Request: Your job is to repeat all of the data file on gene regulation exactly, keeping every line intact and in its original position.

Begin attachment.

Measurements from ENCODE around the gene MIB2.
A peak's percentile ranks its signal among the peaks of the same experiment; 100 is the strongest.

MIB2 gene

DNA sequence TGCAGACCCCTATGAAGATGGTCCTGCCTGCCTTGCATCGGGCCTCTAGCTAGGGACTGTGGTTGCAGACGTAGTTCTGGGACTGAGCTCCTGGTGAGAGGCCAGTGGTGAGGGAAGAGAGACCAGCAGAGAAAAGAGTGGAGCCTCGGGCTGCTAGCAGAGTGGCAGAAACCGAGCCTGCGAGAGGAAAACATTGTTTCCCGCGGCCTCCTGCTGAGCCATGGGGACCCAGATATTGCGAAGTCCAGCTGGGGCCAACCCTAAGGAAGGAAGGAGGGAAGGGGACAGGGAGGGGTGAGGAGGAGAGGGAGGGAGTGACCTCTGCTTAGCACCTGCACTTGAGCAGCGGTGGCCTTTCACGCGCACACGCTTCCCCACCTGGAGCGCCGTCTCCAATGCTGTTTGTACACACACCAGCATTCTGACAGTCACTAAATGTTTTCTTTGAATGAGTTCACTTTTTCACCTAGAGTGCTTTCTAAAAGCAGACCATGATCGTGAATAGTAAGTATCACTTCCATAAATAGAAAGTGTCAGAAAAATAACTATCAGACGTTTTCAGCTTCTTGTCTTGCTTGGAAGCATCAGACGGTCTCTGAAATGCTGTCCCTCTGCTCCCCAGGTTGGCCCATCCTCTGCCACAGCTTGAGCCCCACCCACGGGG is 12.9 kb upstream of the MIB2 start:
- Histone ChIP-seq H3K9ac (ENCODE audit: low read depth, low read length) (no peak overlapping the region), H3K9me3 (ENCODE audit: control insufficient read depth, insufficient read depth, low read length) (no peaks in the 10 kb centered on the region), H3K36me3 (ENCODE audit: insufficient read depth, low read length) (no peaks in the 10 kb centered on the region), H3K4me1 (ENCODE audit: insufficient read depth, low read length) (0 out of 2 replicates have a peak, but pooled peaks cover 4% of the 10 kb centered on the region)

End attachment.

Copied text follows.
Measurements from ENCODE around the gene MIB2.
A peak's percentile ranks its signal among the peaks of the same experiment; 100 is the strongest.

MIB2 gene

DNA sequence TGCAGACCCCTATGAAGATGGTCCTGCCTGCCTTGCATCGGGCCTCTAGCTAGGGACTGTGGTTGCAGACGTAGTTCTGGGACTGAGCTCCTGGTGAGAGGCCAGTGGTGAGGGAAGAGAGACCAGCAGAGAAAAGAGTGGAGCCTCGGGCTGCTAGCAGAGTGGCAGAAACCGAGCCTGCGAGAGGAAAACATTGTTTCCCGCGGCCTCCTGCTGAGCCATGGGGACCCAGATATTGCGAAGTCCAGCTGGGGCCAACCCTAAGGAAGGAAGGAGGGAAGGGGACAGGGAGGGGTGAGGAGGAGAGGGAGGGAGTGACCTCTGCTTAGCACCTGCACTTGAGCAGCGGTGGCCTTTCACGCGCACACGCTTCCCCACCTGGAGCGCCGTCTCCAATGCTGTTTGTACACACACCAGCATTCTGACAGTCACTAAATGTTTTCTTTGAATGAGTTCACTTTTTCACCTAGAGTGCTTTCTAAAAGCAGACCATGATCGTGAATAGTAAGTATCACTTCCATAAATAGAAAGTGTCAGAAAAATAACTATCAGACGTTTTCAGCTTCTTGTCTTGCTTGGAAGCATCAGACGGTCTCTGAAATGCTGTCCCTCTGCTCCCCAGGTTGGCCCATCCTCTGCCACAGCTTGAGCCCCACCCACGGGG is 12.9 kb upstream of the MIB2 start:
- Histone ChIP-seq H3K9ac (ENCODE audit: low read depth, low read length) (no peak overlapping the region), H3K9me3 (ENCODE audit: control insufficient read depth, insufficient read depth, low read length) (no peaks in the 10 kb centered on the region), H3K36me3 (ENCODE audit: insufficient read depth, low read length) (no peaks in the 10 kb centered on the region), H3K4me1 (ENCODE audit: insufficient read depth, low read length) (0 out of 2 replicates have a peak, but pooled peaks cover 4% of the 10 kb centered on the region)